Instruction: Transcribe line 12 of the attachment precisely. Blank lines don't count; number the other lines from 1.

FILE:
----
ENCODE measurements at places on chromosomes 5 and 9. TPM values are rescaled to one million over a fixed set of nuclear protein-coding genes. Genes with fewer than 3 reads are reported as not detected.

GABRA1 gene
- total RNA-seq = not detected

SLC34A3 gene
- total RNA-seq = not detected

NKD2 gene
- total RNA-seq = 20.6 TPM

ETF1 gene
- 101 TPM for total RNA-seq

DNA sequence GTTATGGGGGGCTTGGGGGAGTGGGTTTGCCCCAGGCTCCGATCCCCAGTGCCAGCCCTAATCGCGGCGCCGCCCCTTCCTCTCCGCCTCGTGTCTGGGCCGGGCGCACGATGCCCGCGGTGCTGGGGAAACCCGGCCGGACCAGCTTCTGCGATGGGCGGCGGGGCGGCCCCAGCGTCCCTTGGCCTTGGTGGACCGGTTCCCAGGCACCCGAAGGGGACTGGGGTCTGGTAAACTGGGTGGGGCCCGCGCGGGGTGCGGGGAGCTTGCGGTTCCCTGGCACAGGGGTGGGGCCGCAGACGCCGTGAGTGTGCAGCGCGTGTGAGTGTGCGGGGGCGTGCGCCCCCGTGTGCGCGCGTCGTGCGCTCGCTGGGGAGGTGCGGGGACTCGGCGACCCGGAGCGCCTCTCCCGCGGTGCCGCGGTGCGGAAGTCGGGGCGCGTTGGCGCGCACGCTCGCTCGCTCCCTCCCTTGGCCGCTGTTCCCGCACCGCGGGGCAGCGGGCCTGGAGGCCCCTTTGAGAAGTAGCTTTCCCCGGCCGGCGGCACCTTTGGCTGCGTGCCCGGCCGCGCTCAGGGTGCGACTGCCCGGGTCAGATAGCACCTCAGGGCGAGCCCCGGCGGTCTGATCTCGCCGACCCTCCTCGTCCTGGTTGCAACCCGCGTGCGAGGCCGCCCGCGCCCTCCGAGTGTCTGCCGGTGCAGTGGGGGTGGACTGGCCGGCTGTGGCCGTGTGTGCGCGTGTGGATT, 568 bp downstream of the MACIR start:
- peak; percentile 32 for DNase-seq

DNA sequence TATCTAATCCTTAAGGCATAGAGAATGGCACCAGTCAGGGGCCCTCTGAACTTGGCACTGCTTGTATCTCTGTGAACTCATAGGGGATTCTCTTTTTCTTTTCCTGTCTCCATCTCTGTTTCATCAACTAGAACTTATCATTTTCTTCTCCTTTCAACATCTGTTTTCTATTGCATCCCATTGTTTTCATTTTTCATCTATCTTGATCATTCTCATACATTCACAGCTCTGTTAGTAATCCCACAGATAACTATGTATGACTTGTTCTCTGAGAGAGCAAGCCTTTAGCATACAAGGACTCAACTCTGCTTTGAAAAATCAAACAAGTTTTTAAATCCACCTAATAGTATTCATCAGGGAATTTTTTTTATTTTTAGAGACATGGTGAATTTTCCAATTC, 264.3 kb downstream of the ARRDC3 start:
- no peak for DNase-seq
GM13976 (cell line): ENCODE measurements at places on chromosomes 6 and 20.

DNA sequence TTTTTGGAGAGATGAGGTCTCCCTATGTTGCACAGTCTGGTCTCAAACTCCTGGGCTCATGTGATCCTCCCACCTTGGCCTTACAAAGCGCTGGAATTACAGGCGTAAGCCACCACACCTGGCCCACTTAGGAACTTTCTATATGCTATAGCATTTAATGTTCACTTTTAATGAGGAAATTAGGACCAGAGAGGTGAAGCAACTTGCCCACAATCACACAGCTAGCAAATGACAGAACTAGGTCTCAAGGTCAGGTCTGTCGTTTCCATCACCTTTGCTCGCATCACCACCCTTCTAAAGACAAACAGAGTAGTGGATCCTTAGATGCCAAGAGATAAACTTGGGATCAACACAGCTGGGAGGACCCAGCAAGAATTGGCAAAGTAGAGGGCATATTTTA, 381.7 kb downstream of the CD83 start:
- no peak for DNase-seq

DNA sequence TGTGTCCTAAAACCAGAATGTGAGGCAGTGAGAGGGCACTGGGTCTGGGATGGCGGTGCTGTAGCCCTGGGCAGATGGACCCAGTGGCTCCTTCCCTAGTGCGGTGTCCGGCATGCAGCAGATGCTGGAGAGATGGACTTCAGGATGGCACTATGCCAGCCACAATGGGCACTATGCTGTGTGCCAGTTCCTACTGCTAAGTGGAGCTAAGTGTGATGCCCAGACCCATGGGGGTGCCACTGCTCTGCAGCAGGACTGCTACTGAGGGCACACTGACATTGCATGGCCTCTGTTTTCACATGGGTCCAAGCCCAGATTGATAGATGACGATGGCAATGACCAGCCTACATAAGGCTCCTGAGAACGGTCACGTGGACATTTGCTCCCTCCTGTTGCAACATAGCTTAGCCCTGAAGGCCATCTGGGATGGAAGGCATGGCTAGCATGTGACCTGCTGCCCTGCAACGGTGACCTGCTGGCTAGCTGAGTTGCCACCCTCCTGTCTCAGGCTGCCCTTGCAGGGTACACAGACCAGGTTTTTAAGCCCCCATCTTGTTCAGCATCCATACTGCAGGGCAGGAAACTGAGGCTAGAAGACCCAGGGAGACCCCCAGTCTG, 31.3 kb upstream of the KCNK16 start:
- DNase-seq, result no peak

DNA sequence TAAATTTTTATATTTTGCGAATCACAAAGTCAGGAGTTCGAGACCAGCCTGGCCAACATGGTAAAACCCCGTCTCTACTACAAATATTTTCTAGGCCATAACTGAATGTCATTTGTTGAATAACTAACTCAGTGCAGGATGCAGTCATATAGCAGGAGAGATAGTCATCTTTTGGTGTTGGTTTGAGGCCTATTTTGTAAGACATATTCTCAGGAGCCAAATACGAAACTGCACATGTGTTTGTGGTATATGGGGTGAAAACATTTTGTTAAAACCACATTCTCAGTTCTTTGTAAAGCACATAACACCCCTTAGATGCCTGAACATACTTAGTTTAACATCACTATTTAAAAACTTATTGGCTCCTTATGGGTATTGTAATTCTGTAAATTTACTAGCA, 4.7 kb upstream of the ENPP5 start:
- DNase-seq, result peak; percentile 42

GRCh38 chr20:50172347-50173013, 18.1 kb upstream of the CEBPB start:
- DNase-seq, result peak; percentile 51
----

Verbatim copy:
DNA sequence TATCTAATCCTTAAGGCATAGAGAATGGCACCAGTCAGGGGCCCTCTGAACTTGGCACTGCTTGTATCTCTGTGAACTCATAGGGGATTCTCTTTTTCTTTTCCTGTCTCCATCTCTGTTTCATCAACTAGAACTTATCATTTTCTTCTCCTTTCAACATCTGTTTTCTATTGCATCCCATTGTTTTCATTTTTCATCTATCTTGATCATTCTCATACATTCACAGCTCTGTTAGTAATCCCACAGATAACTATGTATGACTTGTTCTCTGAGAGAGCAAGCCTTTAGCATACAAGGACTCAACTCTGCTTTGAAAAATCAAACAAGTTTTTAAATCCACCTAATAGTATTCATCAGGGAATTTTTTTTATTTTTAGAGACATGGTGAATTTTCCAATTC, 264.3 kb downstream of the ARRDC3 start: